Short segments of BE bring their own-specific problems in diagnosis and subsequent management decisions. There is a poor correlation between the endoscopists suspicion of BE and histologic confirmation.17 SSBE did not appear to be particularly benign when EME was employed in our study: 74% of patients with SSBE had SIM, and in addition there were two cancers, one with 2-cm BE and one ultra-short (<1 cm). This contrasts with a prevalent attitude that SSBE is less worthy of surveillance, indeed a recent survey of the UK gastroenterologists found that 62% considered that BE <3 cm does not warrant surveillance.18 Other groups have found a much lower incidence of SIM, with only a quarter of <3 cm (SSBE) yielding SIM in Rudolph et al's study.19 In another study17 of 146 patients with endoscopic BE, the yield of SIM fell steadily with the declining length of columnar-lined segment, from >65% (>5 cm) to 50% (3–5 cm) to 25% (<3 cm).
Evidence for cancer risk in SSBE is also equivocal, with findings that increasing length of BE has a consistent but non-significant trend for an increased cancer risk and the presence of aneuploidy.19 The proposal that only long (e.g. 8 cm) segment BE is followed up would seem to be risky,20 and the American Gastroenterology Association (AGA) workshop on BE concluded that no discrimination between SSBE and LSBE should be made in determining the surveillance strategy.21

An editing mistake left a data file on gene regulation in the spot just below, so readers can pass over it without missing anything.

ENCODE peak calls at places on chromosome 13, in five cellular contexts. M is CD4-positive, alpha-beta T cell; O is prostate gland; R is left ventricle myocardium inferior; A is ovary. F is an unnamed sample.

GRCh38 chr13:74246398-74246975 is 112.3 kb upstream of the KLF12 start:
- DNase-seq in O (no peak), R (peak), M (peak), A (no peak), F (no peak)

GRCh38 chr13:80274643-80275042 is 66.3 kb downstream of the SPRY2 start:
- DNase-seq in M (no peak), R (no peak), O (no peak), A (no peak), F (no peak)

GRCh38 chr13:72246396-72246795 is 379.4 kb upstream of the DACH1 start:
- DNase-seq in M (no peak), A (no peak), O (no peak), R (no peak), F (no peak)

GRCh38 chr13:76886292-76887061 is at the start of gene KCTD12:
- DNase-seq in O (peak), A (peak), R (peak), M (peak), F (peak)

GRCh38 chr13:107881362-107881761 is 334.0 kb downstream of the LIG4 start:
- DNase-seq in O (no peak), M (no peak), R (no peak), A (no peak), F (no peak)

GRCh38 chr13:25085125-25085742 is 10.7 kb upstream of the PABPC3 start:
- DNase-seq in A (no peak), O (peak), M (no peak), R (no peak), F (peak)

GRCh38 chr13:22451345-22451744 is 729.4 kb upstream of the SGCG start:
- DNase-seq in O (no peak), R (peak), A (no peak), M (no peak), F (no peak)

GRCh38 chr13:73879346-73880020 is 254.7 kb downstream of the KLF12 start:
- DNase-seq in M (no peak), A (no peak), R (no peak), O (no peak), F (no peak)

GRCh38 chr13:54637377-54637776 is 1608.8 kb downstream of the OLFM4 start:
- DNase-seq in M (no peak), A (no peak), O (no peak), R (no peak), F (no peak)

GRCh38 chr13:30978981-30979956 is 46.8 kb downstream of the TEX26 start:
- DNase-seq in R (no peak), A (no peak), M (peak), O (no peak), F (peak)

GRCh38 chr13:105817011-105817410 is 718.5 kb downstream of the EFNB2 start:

Fifteen patients (24%) had a histological upgrade, including eight of particular clinical relevance (Table 2). There are two notable features about these ‘significant’ upgrades. The first is that they occur within a short mean surveillance interval (7 months). The screening interval for the three cancers was just 1, 6 and 3 months, with previous histology of HGD, SIM and SIM, respectively.
Our study raises the possibility that significant findings which may be amenable to life-saving intervention, such as HGD or carcinoma in situ, are missed by sampling error when conventional surveillance endoscopy is employed.3 In patients who undergo oesophagectomy for HGD, cancer may be present in over a third of the resected specimens subsequently reviewed by the pathologist.22 However, the commonly held risk for malignant transformation is 1% per year,23 so this may be because of the finding of three cancers by chance skewing the results.
The second significant finding with histological upgrades is that they all occurred in men. BE is more common in white men, among whom the incidence of oesophageal adenocarcinoma has more than quadrupled over the past few decades.24 This confirms previous findings that BE is more common in males, and they are at greater risk of subsequent adenocarcinoma24, 25 Males were more likely than females to have LSBE (65% vs. 35%), but this did not account for the increased risk.